Title: An assessment on Plaice (Pleuronectes platessa) in Icelandic waters. Comparison of the different assessment models and assumptions

Author(s): Li Jiuqi
Final project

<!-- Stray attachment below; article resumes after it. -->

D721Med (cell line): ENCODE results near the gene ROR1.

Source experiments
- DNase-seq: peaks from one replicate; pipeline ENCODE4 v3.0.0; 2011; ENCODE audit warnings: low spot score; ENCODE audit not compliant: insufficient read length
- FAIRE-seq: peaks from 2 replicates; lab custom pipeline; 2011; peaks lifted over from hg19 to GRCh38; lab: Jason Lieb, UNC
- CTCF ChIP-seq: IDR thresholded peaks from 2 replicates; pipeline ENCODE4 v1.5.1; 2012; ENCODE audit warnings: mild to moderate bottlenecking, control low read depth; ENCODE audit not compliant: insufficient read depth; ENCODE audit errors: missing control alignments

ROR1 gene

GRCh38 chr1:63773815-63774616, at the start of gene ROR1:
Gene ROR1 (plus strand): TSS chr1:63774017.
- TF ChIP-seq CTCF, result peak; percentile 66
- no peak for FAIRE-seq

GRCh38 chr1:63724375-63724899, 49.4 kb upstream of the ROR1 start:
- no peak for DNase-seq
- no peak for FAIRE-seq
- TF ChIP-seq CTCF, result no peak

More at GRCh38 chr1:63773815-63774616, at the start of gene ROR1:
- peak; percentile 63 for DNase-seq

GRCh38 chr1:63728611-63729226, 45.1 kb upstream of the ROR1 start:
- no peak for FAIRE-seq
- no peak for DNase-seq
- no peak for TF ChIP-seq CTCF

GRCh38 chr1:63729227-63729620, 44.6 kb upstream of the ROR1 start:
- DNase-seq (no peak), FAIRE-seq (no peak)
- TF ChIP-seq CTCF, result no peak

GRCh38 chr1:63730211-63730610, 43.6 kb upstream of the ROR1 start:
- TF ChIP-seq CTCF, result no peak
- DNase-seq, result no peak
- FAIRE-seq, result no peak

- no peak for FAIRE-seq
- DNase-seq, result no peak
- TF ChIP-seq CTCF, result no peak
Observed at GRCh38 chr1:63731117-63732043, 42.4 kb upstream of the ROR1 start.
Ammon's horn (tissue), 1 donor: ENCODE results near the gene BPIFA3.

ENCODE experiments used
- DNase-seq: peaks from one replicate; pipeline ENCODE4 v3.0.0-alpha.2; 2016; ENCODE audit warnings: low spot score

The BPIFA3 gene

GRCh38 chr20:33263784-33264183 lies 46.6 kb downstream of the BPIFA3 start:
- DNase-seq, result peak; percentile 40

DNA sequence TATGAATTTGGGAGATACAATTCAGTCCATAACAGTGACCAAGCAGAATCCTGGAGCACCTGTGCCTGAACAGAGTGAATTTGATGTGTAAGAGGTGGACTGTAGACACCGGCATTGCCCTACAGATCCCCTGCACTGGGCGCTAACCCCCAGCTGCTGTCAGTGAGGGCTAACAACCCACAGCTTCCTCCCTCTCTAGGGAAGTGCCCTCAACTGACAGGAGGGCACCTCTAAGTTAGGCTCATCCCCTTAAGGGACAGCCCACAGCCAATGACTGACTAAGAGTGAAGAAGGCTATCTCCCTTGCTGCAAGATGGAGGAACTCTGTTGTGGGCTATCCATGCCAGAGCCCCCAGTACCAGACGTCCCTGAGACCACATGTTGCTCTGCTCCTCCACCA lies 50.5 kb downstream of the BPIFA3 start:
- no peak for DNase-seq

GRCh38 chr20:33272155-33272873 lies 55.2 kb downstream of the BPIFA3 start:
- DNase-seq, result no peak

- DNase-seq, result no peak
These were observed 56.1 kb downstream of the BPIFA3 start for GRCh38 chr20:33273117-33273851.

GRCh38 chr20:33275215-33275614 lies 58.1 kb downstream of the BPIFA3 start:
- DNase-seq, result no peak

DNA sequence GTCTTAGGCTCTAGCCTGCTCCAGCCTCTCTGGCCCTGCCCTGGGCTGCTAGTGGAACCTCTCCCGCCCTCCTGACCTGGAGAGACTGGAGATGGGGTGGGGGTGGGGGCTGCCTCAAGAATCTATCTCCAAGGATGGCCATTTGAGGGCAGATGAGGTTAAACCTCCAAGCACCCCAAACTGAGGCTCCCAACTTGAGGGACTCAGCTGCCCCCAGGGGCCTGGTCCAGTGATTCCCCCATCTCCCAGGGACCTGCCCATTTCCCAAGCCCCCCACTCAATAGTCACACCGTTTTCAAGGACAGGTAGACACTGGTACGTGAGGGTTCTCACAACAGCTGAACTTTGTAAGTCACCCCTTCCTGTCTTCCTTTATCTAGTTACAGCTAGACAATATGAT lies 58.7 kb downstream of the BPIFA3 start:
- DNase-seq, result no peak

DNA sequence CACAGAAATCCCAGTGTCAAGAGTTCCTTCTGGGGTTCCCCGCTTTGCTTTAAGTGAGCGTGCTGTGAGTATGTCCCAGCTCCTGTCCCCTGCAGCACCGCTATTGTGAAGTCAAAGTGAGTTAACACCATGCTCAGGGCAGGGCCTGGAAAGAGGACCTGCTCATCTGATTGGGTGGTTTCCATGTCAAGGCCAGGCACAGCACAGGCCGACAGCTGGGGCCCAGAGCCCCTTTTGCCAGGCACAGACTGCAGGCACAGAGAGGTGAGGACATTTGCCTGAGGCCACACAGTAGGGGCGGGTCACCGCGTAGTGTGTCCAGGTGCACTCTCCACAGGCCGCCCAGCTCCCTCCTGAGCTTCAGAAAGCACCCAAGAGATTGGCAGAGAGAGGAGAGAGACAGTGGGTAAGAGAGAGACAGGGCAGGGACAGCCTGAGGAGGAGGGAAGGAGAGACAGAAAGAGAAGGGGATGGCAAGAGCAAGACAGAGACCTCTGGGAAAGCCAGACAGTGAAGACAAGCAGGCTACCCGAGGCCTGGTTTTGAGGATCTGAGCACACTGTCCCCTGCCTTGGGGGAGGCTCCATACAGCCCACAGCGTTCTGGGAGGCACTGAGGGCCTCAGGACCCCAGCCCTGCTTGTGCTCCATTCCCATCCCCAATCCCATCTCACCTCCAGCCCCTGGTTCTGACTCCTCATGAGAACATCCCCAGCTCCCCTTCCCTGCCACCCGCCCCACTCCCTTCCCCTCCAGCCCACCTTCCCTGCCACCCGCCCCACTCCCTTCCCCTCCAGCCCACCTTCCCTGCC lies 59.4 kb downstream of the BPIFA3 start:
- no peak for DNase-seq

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The report presents a comparison of different assessment methods and the state of the plaice stock (Pleuronectes platessa) in Icelandic waters. Four alternative assessment methods are used: age-based ADAPT, length-based ADAPT, age-disaggregated dynamic and the surplus production model. Most of the data used in this study are from the Marine Research Institutes (MRI). Age-disaggregated observations are used as input data for the age-based ADAPT method and age-disaggregated dynamic production model. For the length-based ADAPT method, the length frequency data are used as the input source and converted into age using the slice method and then used as input data for the length-based ADAPT model and catch by year, biomass indices and CPUE for the surplus production model. The reference points model with R-S relationship (B-H) is used to estimate the stock state. The different models give similar trends in fishing mortality rates over the period studied (1987-2004) and similar F in the final year (0.16-0.25). The stock biomass declined from approximately 50,000 t in 1987 to around 22,000 t in 2004. Mean recruitment from 1987-2004 is around 30 million and declining. The long term predicted yield for the next 15 years is about 7,000-9,000 t and the short term predicted yield for the next three years is about 4,000-5,000 t. Results from the surplus production model show that the stock biomass declined from approximately 80,000-90,000 t in 1905 to around 14,000 t in 2000 and then increased to about 23,000 t in 2004. The estimates of reference points show that the current fishing mortality has declined to historically low levels. The recruitment between 1987 and 2004 was variable and included a few high values. Since 2000, recruitment has decreased and has been less than average. The SSB estimated in 2004 of 22,000 t is above the Bpa of 15,389 t. Short term predictions suggest that SSB will increase to around 26,000 t by 2007 at current levels of fishing mortality. The recommended fishing mortality from long term predictions is less than 0.26 for the period 2005-2015 to increase the stock and catch to around 40,000 t and 8,000 t.

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